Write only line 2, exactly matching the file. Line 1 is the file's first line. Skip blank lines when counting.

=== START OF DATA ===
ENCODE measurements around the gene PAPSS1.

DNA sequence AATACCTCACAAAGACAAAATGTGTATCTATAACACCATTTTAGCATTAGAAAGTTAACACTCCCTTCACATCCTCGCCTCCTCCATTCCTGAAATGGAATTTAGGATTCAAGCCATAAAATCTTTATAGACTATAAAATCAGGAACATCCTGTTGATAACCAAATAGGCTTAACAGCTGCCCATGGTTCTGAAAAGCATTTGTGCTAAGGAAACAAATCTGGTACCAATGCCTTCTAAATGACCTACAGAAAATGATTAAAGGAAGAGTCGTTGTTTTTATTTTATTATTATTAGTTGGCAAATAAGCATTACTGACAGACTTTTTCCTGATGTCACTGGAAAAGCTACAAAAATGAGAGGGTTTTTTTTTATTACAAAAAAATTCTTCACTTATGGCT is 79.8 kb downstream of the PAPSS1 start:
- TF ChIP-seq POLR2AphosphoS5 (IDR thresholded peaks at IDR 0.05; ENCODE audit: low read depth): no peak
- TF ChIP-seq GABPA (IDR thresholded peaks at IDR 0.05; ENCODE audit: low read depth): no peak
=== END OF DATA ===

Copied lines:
DNA sequence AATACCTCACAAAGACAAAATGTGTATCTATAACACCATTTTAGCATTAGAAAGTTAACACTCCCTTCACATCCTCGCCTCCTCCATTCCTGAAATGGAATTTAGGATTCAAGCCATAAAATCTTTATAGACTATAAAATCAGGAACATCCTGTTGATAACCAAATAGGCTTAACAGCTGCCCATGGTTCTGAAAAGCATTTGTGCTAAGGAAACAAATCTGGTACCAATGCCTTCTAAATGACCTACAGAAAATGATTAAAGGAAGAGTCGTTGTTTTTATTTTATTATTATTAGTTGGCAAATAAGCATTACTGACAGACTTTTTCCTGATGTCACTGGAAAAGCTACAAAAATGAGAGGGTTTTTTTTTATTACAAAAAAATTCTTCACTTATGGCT is 79.8 kb downstream of the PAPSS1 start: